The end of building Fisker cars in Delaware appears to be closer

The Los Angeles Times reports automaker Fisker, the company that once promised to build a new electric car in Delaware, has laid off 160 people.

Bloomberg News reports that is 80 percent of the company’s employees. The Times report goes on to say employees are being called to a meeting on Friday where they will get information on accrued vacation time. There will not be any severance connected with the layoffs.

This move comes a month after company founder Henrik Fisker resigned, citing a disagreement with the direction of the company. 

The news is another blow to what was a high mark for the Markell administration in October 2009 when it convinced Henrik Fisker to build a second version of his electric car at the GM plant on Boxwood Road. At the time of the announcement, the plant had been closed for about four months. The state extended a number of incentives to get the cars built in Delaware.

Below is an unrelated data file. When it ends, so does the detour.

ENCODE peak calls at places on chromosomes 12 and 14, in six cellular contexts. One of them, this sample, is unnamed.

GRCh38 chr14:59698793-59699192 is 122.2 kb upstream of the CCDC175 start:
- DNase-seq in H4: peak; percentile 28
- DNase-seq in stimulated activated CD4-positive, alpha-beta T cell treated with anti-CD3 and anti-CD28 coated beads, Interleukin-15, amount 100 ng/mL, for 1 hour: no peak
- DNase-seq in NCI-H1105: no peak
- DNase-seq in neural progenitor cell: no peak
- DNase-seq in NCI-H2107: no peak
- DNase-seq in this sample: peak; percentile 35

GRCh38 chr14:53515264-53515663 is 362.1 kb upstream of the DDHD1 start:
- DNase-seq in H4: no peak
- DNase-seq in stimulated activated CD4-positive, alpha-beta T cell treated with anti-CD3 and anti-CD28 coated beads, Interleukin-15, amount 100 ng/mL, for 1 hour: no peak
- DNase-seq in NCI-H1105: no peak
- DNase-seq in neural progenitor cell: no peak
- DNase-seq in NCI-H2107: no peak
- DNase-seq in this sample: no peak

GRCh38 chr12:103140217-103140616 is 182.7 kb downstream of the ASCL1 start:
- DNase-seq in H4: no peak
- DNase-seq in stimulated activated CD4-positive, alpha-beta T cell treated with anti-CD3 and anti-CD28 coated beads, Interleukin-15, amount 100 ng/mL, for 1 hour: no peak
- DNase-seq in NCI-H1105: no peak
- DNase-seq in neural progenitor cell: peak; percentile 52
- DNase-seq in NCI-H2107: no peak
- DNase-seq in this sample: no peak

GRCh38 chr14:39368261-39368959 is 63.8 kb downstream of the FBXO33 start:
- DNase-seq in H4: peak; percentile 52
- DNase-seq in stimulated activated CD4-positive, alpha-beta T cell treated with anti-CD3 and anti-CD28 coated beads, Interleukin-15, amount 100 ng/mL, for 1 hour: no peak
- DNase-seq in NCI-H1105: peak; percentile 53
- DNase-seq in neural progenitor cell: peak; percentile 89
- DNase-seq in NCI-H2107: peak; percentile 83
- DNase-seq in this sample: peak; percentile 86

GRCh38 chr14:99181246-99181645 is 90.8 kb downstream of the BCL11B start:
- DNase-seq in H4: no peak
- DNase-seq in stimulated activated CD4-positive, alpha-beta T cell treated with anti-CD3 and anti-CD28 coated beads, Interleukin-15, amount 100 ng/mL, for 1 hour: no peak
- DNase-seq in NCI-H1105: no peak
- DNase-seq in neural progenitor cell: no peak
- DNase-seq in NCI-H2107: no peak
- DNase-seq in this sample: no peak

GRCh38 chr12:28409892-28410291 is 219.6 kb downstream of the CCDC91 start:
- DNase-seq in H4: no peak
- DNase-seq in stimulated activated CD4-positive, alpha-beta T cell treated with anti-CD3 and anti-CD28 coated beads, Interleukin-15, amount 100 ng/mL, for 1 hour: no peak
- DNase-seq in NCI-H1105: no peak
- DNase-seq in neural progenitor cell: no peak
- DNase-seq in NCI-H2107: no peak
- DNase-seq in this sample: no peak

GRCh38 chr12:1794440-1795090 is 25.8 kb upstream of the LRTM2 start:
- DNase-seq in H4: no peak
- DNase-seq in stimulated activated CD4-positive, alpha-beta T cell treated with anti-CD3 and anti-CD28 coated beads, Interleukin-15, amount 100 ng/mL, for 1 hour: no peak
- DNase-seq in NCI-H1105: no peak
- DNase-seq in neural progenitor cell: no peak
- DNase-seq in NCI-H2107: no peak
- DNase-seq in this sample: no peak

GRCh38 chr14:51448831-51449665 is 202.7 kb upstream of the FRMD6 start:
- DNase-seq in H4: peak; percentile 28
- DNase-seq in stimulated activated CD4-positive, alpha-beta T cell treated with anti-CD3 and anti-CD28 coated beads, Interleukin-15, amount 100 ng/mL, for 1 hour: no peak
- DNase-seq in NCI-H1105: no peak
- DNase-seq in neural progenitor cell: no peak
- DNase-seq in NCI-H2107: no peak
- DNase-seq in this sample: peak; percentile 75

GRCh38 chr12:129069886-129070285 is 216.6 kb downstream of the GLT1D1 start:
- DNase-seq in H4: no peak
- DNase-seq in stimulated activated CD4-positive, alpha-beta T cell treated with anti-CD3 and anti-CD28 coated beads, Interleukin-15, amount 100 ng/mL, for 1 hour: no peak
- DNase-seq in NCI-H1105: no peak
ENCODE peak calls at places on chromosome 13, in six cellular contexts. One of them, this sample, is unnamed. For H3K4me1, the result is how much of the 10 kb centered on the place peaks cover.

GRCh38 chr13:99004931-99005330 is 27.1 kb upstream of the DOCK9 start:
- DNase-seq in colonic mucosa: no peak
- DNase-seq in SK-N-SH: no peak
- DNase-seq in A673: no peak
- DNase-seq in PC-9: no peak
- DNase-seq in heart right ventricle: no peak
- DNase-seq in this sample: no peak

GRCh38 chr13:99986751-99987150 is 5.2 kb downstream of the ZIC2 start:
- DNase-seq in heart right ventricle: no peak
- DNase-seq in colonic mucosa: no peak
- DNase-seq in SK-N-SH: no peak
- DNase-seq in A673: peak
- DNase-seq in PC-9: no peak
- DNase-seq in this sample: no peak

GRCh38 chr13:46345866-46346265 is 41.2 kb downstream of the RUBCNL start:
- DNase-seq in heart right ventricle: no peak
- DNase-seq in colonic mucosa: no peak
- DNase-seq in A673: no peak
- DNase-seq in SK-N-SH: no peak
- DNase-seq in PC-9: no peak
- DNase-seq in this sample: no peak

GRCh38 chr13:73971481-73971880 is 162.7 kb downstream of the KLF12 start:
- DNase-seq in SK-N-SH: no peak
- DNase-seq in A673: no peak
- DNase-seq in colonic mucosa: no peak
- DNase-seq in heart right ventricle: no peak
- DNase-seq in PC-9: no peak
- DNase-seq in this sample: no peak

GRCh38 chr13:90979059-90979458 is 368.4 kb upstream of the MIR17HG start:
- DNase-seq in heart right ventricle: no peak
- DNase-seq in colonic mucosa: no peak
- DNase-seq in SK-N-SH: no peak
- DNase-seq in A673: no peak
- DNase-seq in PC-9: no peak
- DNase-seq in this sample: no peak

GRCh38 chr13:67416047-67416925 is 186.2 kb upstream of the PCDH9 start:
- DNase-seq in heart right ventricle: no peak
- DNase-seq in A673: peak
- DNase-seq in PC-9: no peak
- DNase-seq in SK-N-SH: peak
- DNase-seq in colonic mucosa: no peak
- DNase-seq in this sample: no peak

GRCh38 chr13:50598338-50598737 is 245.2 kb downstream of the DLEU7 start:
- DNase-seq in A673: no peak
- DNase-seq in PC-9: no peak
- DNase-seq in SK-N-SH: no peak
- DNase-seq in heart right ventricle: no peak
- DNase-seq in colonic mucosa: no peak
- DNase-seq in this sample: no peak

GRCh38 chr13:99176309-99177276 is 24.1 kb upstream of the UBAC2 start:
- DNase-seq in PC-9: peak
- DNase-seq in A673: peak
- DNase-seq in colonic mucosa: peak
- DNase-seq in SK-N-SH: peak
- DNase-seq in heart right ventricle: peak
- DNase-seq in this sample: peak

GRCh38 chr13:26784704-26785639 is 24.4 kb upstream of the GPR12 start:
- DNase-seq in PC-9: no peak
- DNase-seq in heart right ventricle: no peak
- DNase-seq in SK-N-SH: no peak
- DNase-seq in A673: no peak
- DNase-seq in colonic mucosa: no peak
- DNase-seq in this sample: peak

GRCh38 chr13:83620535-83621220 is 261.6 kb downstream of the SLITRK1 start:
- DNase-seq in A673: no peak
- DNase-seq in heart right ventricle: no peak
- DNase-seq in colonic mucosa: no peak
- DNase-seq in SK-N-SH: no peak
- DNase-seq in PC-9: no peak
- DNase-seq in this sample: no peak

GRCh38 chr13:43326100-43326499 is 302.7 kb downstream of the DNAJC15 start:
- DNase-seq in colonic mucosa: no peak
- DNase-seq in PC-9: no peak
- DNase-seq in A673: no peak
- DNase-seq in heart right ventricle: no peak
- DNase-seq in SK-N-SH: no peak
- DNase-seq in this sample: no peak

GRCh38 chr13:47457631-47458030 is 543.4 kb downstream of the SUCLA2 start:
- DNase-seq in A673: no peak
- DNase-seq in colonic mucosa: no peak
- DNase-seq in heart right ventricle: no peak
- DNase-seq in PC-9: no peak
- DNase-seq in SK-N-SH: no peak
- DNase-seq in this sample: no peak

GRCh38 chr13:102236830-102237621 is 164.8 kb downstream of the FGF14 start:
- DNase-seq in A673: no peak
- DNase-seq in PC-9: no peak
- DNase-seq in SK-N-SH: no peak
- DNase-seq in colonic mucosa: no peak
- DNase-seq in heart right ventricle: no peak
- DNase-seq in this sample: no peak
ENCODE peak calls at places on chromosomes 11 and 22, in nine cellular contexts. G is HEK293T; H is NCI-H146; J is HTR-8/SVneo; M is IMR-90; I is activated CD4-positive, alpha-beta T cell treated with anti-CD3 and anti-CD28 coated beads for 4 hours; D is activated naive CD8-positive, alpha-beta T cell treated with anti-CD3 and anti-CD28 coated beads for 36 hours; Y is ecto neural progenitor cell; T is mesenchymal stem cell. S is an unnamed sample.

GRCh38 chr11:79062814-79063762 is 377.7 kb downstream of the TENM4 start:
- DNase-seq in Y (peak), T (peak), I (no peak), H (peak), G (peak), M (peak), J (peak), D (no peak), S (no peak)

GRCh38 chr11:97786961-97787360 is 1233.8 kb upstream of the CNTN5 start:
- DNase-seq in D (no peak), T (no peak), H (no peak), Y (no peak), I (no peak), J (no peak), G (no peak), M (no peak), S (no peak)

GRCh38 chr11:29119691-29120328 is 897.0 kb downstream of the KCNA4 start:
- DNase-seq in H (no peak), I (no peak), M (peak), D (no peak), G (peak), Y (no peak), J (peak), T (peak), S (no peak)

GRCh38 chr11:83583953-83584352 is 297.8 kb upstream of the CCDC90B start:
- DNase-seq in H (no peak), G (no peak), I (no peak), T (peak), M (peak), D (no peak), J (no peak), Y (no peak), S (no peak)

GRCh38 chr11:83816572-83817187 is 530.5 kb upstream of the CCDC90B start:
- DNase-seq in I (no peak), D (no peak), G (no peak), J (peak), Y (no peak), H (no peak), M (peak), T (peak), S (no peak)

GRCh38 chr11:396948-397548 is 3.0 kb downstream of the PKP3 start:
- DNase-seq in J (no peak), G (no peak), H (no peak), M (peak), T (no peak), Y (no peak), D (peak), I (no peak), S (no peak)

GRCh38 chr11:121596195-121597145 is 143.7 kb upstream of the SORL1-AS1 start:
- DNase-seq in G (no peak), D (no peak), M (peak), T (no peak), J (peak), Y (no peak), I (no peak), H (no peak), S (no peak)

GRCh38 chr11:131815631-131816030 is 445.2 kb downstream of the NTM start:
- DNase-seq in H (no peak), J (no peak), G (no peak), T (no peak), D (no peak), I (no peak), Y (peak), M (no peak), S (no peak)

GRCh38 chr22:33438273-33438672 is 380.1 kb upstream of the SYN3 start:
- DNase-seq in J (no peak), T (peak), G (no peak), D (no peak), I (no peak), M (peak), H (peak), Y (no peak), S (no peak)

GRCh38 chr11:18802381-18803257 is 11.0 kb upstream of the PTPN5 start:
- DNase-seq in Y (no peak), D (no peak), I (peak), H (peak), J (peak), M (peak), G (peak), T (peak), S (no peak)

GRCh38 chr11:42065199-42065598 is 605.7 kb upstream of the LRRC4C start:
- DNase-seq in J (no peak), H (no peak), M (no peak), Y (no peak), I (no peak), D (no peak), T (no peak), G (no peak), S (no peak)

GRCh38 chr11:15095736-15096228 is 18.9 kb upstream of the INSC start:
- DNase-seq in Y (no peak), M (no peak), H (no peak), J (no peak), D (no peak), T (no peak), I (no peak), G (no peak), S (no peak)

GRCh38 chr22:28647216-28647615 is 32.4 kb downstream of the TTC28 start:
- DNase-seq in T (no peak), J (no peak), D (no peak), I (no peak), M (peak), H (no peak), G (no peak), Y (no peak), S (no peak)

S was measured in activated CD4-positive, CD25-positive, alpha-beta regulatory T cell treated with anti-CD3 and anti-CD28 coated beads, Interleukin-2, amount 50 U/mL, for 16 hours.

Markell’s Director of Communication, Cathy Rossi, released a statement: “We have been closely monitoring the company’s situation (and) are disheartened to learn that Fisker intends to lay off most of its remaining workforce. This does not bode well for a company that, at one point, had the potential to produce a cutting-edge clean technology vehicle in Delaware. But without a battery supplier and without access to hundreds of millions in capital from the U.S. Department of Energy, Fisker is in a difficult position. Our goal is to put autoworkers back on the job at Boxwood Road, and the state will continue to work with Fisker’s investors and remaining management to make the best of this situation.”

The battery supplier A123 systems of Michigan filed for bankruptcy and have stopped making its lithium-ion battery, which was to be used to power the Fisker Karma.

Just three weeks ago, Delaware’s Director for Economic Development Alan Levin told Newsworks, “We’ve obviously been patiently awaiting this for a number of years now.  We’re hopeful, but each day that goes by, it becomes a little more difficult.”  

It was one year ago this month that 12 people were let go from the Boxwood Road plant leaving only a small maintenance staff on the property.

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